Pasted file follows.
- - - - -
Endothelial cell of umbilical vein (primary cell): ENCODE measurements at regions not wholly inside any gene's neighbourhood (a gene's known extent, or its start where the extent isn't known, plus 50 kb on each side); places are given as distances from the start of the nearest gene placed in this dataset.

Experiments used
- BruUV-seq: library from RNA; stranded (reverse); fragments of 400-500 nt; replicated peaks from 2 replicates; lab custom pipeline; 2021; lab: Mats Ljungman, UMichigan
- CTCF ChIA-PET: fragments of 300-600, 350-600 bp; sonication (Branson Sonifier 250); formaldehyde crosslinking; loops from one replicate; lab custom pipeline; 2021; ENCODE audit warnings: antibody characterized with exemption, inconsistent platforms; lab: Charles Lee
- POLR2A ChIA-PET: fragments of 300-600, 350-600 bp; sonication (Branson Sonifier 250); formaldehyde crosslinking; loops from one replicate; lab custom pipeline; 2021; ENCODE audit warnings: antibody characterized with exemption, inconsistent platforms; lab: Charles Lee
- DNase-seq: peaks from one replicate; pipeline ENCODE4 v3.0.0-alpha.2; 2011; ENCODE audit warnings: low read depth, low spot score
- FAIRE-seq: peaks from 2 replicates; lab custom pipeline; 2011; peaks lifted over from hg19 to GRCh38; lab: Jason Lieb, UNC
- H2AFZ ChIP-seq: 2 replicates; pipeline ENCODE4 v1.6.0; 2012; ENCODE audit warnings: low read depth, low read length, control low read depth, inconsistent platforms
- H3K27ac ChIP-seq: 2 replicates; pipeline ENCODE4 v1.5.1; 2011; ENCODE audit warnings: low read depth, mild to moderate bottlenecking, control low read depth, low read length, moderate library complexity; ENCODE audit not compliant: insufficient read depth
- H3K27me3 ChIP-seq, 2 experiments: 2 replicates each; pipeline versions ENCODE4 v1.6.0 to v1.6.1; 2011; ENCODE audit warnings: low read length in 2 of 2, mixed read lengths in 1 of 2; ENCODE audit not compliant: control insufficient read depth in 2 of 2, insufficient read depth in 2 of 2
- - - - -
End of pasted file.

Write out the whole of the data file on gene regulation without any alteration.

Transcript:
Endothelial cell of umbilical vein (primary cell): ENCODE measurements at regions not wholly inside any gene's neighbourhood (a gene's known extent, or its start where the extent isn't known, plus 50 kb on each side); places are given as distances from the start of the nearest gene placed in this dataset.

Experiments used
- BruUV-seq: library from RNA; stranded (reverse); fragments of 400-500 nt; replicated peaks from 2 replicates; lab custom pipeline; 2021; lab: Mats Ljungman, UMichigan
- CTCF ChIA-PET: fragments of 300-600, 350-600 bp; sonication (Branson Sonifier 250); formaldehyde crosslinking; loops from one replicate; lab custom pipeline; 2021; ENCODE audit warnings: antibody characterized with exemption, inconsistent platforms; lab: Charles Lee
- POLR2A ChIA-PET: fragments of 300-600, 350-600 bp; sonication (Branson Sonifier 250); formaldehyde crosslinking; loops from one replicate; lab custom pipeline; 2021; ENCODE audit warnings: antibody characterized with exemption, inconsistent platforms; lab: Charles Lee
- DNase-seq: peaks from one replicate; pipeline ENCODE4 v3.0.0-alpha.2; 2011; ENCODE audit warnings: low read depth, low spot score
- FAIRE-seq: peaks from 2 replicates; lab custom pipeline; 2011; peaks lifted over from hg19 to GRCh38; lab: Jason Lieb, UNC
- H2AFZ ChIP-seq: 2 replicates; pipeline ENCODE4 v1.6.0; 2012; ENCODE audit warnings: low read depth, low read length, control low read depth, inconsistent platforms
- H3K27ac ChIP-seq: 2 replicates; pipeline ENCODE4 v1.5.1; 2011; ENCODE audit warnings: low read depth, mild to moderate bottlenecking, control low read depth, low read length, moderate library complexity; ENCODE audit not compliant: insufficient read depth
- H3K27me3 ChIP-seq, 2 experiments: 2 replicates each; pipeline versions ENCODE4 v1.6.0 to v1.6.1; 2011; ENCODE audit warnings: low read length in 2 of 2, mixed read lengths in 1 of 2; ENCODE audit not compliant: control insufficient read depth in 2 of 2, insufficient read depth in 2 of 2